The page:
We spent the rest of the afternoon just climbing over the rocks, climbing up natural roots of trees up on top of huge boulders and diving into the water. It was a paradise for me.

Then this past weekend I FINALLY got to go explore my own backyard – Hell’s Gate National Park. 
 (This is the ONLY map for Hell's Gate, it is posted on the entrance to the park)

YES, this is the place that inspired the drawers for one of my all time favorite movies – The Lion King. Fisher’s Tower, inspired Pride Rock, and the gorge looks exactly like where Mufassa was killed by wildebeest. Its one of the few National Parks that lets you bike in and around the park. So we mountain biked through the park,  zebras, wildebeest, warthogs, giraffes, buffalo all around us. Gorgeous mountains and cliff faces everywhere (rock climbing is really popular in the park). Then that lead us to the gorge. The gorge is one of the main attractions in the park, you are required to pay for a guide if you want to go down into it and explore the devil’s bed room, devil’s shower, hot and cold springs, climbing, swimming, waterfalls and every other kind of natural playground equipment you could imagine.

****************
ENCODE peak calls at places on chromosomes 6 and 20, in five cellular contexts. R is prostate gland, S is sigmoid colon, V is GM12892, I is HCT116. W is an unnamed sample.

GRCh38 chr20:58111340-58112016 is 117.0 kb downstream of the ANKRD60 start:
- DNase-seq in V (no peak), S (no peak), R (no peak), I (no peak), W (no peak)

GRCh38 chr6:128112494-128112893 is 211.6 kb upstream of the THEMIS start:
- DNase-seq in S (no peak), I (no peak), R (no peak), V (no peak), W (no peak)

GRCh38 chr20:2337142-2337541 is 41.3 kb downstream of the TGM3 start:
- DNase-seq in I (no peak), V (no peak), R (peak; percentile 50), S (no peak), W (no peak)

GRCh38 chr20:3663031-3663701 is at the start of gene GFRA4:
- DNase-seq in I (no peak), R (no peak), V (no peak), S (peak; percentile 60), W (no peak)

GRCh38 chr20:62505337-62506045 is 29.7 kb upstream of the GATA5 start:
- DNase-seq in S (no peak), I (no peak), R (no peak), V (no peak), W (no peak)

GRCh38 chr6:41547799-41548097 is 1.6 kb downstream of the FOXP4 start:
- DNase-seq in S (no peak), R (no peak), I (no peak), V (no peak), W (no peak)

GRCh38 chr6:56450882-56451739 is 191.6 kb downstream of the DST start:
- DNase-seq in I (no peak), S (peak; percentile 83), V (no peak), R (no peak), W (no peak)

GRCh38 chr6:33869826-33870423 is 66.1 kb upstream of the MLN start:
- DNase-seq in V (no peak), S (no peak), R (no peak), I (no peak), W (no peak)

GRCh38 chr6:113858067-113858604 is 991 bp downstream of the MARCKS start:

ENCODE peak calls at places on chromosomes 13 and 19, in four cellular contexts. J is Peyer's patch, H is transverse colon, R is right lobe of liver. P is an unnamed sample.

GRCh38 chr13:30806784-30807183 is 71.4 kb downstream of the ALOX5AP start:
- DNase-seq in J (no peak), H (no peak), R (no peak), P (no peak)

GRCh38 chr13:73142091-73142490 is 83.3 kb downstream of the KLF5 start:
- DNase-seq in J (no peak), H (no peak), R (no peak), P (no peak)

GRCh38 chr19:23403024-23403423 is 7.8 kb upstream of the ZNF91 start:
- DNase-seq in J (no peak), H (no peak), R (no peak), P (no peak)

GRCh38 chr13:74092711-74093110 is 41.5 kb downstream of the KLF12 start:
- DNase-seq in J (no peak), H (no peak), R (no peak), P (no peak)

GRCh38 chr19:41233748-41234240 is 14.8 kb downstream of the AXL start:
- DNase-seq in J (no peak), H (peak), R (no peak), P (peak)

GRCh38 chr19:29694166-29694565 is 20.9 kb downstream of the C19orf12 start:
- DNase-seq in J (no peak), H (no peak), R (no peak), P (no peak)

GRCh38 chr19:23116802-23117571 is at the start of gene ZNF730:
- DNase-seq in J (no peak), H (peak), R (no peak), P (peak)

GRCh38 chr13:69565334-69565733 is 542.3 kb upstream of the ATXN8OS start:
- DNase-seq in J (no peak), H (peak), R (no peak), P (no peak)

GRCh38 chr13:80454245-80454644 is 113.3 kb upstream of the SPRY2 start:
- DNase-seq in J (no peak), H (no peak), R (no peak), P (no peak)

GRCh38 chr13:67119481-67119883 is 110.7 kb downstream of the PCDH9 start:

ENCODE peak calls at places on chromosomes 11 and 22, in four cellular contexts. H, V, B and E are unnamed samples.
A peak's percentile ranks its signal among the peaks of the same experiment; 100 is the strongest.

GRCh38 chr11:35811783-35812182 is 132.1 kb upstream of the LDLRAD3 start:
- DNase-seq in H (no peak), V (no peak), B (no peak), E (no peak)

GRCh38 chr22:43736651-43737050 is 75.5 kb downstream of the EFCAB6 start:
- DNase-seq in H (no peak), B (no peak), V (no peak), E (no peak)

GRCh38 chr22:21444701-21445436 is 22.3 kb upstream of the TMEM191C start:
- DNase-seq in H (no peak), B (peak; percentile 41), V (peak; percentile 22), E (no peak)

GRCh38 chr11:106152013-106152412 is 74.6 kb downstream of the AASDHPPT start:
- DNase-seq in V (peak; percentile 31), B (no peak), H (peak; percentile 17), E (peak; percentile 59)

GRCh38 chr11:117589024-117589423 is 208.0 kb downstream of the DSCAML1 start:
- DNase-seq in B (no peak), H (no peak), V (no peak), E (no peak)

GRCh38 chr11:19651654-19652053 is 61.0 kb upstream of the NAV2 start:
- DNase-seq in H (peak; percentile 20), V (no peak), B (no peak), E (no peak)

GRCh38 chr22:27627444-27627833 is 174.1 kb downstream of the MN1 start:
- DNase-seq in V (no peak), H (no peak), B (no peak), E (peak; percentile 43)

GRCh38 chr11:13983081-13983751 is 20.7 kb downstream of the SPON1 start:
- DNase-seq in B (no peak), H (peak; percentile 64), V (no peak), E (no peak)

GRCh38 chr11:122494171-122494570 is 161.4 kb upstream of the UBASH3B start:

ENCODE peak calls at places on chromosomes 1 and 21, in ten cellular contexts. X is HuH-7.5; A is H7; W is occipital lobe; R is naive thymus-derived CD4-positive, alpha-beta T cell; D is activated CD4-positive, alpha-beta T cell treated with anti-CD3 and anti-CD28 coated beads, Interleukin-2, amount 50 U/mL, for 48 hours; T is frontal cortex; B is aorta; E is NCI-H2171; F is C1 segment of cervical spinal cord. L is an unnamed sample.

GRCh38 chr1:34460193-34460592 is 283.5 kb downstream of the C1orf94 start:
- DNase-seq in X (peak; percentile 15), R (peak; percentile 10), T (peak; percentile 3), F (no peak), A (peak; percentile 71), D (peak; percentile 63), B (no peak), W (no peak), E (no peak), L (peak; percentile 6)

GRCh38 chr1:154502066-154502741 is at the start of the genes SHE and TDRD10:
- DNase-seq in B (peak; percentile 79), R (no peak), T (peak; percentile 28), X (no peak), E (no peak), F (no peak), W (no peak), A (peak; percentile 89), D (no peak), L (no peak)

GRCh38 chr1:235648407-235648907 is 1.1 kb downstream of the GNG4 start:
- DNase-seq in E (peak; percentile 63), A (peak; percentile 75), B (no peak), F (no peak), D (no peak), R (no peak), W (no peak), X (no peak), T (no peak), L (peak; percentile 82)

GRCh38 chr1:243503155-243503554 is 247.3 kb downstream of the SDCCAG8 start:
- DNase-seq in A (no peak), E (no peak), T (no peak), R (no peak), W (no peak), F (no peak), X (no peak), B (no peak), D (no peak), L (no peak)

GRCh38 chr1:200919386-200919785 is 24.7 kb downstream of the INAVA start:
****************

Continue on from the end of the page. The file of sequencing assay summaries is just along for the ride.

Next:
(biking in Hell's Gate, that is "Pide Rock" in the background) 
 (Playing in the Canyon, rock climbing, waterfalls, hot springs, my 2 German friends came with me shown above)

All of this, literally in my backyard of where I am living in Kenya! SO MUCH FUN! By the time we got back to my shack we were exhausted from a full day of hard core fun in the sun. Good thing my Kewi friend who lives down the path from me was grilling for us an entire leg of lamb. I have many plans for continued exploration of the gorge complete with rock climbing and mountain biking. Like I said, it’s a rough life here.

No comments:

Post a Comment